Friday, April 29, 2011

DMV Headquarters Upgrade

We can now see the glazed panels of opaque and transparent glass being placed over the current brick exterior. The $127 million project has now been upgraded for seismic stability and energy efficiency that will extend its life another 50 years. This 1960’s structures in it's last stage of a 13-year renovation.

First layer of dual-skin facade

New Central Plant

Old Exterior

Rendering of finshed building

Tuesday, April 26, 2011

Downtown Plaza for Sale… again

According to the Wall Street Journal, the Westfield Group of Australia has begun seeking buyers for the Sacramento mall and 16 other underperforming centers in seven states.

Westfield's goal: Take advantage of an uptick in the economy to sell the properties, then use the proceeds to reinvest in more successful centers, such as its Galleria mall in Roseville.

Westfield officials had no comment. Neither did Evercore Partners, a New York-based advisory firm that's been hired to market the mall portfolio.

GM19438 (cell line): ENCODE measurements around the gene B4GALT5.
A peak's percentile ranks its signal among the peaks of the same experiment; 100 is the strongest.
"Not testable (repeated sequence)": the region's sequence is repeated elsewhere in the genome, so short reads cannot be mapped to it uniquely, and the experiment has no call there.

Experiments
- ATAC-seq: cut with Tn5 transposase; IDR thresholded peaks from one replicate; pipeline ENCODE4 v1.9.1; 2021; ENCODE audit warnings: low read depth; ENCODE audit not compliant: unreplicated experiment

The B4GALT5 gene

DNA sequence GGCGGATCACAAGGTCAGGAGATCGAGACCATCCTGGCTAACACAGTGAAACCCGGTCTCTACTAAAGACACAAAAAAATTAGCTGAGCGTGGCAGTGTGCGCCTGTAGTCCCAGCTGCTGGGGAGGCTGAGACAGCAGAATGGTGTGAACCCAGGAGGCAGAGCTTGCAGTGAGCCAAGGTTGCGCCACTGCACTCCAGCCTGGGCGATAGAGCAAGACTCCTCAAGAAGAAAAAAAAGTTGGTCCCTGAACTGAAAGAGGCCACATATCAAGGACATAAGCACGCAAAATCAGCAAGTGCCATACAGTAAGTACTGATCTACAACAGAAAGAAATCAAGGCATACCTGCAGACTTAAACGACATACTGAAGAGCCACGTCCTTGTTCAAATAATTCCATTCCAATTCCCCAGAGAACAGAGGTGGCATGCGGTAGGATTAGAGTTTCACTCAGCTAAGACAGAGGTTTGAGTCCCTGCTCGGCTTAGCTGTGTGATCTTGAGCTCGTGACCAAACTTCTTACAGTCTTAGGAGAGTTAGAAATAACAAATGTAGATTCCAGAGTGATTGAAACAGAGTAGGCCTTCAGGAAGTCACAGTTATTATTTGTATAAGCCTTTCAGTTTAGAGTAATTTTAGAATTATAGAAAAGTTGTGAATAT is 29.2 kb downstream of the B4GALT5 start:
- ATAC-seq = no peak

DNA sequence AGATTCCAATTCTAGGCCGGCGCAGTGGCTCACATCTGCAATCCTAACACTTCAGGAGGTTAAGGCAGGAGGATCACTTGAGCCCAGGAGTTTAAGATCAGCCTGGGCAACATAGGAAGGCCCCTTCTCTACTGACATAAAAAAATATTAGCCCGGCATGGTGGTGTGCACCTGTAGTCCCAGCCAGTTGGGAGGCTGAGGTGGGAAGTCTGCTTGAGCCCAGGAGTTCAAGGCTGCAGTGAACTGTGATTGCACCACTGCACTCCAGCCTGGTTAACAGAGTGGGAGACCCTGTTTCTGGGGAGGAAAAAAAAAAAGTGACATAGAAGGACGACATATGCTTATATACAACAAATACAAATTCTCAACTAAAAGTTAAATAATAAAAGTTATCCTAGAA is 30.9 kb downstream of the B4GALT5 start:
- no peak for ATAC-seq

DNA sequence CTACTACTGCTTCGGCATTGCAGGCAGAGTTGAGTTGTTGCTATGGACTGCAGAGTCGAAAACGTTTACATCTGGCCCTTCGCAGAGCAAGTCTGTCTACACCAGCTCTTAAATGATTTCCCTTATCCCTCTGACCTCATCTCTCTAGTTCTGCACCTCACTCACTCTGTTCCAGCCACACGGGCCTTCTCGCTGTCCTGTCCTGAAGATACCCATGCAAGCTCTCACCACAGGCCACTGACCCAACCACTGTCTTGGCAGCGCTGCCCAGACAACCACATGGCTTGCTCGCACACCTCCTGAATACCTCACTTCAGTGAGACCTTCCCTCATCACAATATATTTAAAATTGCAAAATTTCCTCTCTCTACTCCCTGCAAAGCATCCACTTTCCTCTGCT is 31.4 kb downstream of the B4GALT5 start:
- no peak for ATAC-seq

The news comes almost two years after city officials asked Westfield to find a buyer if it wasn't going to make long-discussed improvements. Westfield officials said then they'd sell "under certain circumstances."

It would be big surprised to me if the 39-year-old mall finds a buyer, but there could be some harsh finical forces at play that make it so Westfield has to shed the dead weight.

Thursday, April 21, 2011

K Street Mall Traffic

Tonight the Sacramento City Council will act to approve the implementation of a $2.7 million project  reintroduceing cars back onto K street between the 8th & 12th Streets.

The project includes:
• Two-way traffic
• Passenger Drop-offs (no parking)
• New signalized crossing at 11th and K streets
• Addition of edge treatments (possibly bollards, planters or street furniture) to fill large gaps
• ADA improvements at intersections

In my opinion, this is a terrible idea. The city has now thrown away another opportunity to provide pleasant, pedestrian, patio, public space for new businesses. The focus on K Street should be creating more affordable places to live with reasonable prices and removal of trouble makers and bums that have made this stretch of street worse than it really is. A densely populated area will change the atmosphere and draw more new business into the area. I’ve said all this before, so it really does not matter at this point.